By Joshua Preston | Sep. 15, 2019 |
Georgia Tech seeded a national change in higher education in bringing its Master of Science in Computer Science degree program to the web at a fraction of the cost as the same on-campus degree.
The online program also introduced an artificially intelligent teaching assistant (virtual TA) that is now used in several courses.
The AI agent Jill Watson – introduced in 2016 to answer common course questions – is marking its fourth year with several milestones that have the potential to lead to transformative global changes in education.
Researchers started with computing courses in introducing the virtual TA, which can correctly answer course questions from students whenever they need help. Now, the first science course – Introduction to Biology – is using Jill Watson to answer student questions.
“This is a significant test for our AI system,” said Varsha Achar, MSCS alumna and a member of the Jill Watson team. “Jill has interacted with multiple thousands of students in online computing courses and is now tackling a very different subject that will show how the system can be used much more broadly.”
Not only is Jill answering questions related to science material, but the agent’s first day in a residential classroom was this semester (biology and CS courses on the Georgia Tech campus). It’s also being deployed in a record five courses as a TA. Two was the previous record for a single semester.
The research team is confident Jill is ready. Members of the Design & Intelligence Lab, directed by School of Interactive Computing Professor Ashok Goel, have spent countless hours tweaking Jill’s code and the best approach to scale the TA to any college course.
“The success of Jill Watson lies in answering questions in an almost human-like manner and how it has come to do so,” said Goel.
Jill’s very first online students three years ago didn’t know an AI was answering a portion of their questions, and many were surprised when they were told at the end of the online course. Building a believable agent – years in the making – has required many different approaches and data for training the system.
The growing course load for the virtual TA is possible, in part, through a document that students get on the very first day of class – the course syllabus.
Achar, the chief architect of the knowledge bases Jill uses to answer questions, has created these sources based on data in the syllabi. This includes structured data (e.g. deadlines, test dates, submission processes) and unstructured data (e.g. disability services, policies on late assignments).
It’s a method that is proving key to Jill’s growth.
“We don’t include anything for Jill to answer that’s not in the syllabus, except information on relevant institute policies,” said Achar. “That’s important to keeping the integrity of the system. I could easily google extra information that might be needed, but we’re not the experts on the classes.”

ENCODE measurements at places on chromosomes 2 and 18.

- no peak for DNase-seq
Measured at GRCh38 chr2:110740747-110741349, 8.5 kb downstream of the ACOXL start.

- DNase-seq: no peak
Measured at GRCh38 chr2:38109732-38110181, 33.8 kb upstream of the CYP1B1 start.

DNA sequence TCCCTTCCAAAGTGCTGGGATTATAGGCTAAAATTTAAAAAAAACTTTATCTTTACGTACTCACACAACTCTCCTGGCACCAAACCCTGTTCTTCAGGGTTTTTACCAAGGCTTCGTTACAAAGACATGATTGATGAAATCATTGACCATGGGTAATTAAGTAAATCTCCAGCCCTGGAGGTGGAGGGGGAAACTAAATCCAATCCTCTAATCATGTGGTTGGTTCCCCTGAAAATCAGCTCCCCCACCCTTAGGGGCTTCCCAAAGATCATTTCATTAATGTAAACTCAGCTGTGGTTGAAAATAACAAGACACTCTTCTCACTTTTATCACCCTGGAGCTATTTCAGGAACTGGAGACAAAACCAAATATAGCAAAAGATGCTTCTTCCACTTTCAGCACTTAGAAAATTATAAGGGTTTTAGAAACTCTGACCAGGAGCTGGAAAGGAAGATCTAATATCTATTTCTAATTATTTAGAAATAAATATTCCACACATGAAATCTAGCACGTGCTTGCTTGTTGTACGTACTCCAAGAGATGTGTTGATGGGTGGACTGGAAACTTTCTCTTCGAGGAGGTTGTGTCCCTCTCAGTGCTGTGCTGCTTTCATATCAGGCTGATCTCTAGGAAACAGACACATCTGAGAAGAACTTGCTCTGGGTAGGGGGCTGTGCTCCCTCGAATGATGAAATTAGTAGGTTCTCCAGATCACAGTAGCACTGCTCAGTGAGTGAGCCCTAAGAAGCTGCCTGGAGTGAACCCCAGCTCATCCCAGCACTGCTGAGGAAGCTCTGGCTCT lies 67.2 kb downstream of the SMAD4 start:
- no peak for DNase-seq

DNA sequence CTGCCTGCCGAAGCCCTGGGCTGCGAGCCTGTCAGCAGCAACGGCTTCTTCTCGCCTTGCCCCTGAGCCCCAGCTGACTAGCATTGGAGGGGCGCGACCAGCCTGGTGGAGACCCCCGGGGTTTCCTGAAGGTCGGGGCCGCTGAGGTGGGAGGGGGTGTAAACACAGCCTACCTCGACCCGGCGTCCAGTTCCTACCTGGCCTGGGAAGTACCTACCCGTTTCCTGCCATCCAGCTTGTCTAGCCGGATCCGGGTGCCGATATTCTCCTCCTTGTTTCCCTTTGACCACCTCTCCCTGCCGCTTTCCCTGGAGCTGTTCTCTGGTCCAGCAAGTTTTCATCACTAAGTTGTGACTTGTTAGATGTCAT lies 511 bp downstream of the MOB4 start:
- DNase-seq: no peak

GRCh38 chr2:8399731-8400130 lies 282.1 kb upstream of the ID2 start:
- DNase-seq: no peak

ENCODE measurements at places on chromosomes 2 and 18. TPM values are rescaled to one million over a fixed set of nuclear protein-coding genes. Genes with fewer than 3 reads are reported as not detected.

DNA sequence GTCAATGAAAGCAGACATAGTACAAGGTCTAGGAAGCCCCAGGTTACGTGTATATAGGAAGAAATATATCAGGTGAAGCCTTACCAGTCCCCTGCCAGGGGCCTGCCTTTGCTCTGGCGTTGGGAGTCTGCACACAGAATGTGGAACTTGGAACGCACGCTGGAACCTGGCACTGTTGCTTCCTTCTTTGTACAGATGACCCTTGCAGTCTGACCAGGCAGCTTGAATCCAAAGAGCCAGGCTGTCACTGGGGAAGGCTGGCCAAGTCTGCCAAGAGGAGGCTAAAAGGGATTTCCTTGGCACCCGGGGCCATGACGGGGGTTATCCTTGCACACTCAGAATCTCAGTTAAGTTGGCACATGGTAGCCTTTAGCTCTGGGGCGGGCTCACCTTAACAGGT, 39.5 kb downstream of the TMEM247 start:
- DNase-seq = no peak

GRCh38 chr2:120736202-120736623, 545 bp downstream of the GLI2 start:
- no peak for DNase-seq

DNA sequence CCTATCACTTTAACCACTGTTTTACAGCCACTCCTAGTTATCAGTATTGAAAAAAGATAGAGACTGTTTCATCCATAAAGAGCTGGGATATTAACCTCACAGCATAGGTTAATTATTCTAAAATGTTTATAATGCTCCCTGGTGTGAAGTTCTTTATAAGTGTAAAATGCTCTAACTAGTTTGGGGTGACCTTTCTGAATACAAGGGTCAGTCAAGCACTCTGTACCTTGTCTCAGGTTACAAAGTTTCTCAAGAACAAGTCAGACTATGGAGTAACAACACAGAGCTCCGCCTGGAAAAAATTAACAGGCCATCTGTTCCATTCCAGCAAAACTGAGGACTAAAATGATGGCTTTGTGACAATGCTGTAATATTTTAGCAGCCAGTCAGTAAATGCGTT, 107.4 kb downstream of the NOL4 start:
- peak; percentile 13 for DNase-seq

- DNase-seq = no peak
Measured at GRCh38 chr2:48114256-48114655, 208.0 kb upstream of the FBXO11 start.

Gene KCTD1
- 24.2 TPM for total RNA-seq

A New Vision for AIs in the Classroom
In a year of firsts for Jill, the most critical is a new approach to building the agent, one that might prove to accelerate the AI race in higher education.
The biology course is using not one, but two Jills – the first answers common questions and another version of Jill partners with a powerful AI agent that is an expert in ecology.
This second AI agent, VERA , or virtual ecological research assistant, was developed by members of the same lab and is used to introduce students to experimentation with ecosystems and food chains.
To get undergrads quickly up-to-speed on how to use VERA’s modeling and simulation capabilities, students are able ask Jill questions on how to use VERA. If students get stuck in the scientific discovery process, they can ask Jill how to, for example, put a predator into the VERA system and change population size, rather than thumbing through a technical manual.
This new version of Jill was created using the VERA tutorial, which students may never need to crack now. It proves that the TA system can adapt from a syllabus to a tutorial, something that opens up the possibilities for creating even more complex agents, said Achar.
Right now, it takes Achar and the team a little over 24 hours (including deployment time) to build Jill for a course. They have their sights set on bringing that down to less than a business day and, in time, allowing instructors to build their own versions of Jill.
And using Jill and VERA together hints at the ambitious goals the research team has in leveraging the power of multiple AIs to be able to adapt any course material.
“It’s extremely exciting to be a part of this team,” Achar says. “This is an opportunity to create groundbreaking technology and do things in education that haven’t been done before.”
“We’re able to shape minds and inspire people in countless ways. This work could inspire others to build future AI systems or learn in unprecedented ways. It’s something that I see helping deliver on the promise of lifetime learning.